Well, it took 3 1/2 weeks, but I finally finished Umberto Eco's The Name of the Rose, and I've got to admit, it was pretty heavy going. Set in 1327, the tale is narrated by Adso of Melk, a young German monk who accompanies his master, William of Baskerville to a prosperous and wondrous abbey in Italy.
Upon arrival, William is asked by the Abbot to put his powers of observation to work and investigate the death of a monk in the abbey.
Meanwhile, the abbey is home to one of the richest libraries in the land, which is off limits to everyone in the abbey except for the librarian and assistant librarian. Adso and William are keen to unlock the secrets of the labyrinth library, as more monks turn up dead in what appears to be the work of the devil.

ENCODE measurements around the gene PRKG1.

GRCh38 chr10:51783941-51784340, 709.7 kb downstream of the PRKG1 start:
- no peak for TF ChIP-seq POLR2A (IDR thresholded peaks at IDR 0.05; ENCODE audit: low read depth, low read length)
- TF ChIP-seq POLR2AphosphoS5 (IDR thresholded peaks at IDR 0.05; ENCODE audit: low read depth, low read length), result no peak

What made The Name of the Rose so heavy going for me were the religious discussions and scholarly debates in between the narrative outlined above. The monks discussed whether or not Jesus lived in poverty, whether laughter is a sin and the histories of various sects were discussed in such detail that I found it difficult to follow at times.
There were also frequent latin words and phrases without translation or footnotes, scattered throughout the book; almost one on every page. This was incredibly frustrating and I often felt I was missing out on key information at important junctures.
Having said all of that, I enjoyed the main plot, especially the adventures in the library (now there's a surprise). The Name of the Rose frequently appears on Top 100 and Must Read book lists and I'm glad I've finally read it, however Umberto Eco made me work as a reader, and I could certainly tell that this was an Italian to English translation.
Those of you who have seen the 80s movie The Name of The Rose with Sean Connery playing the role of William and Christian Slater playing Adso, will know how the movie ends, however even knowing the ending didn't ruin the reading experience for me.
I was so glad to get to the end though, I can't honestly give it more than three stars.
My rating = ***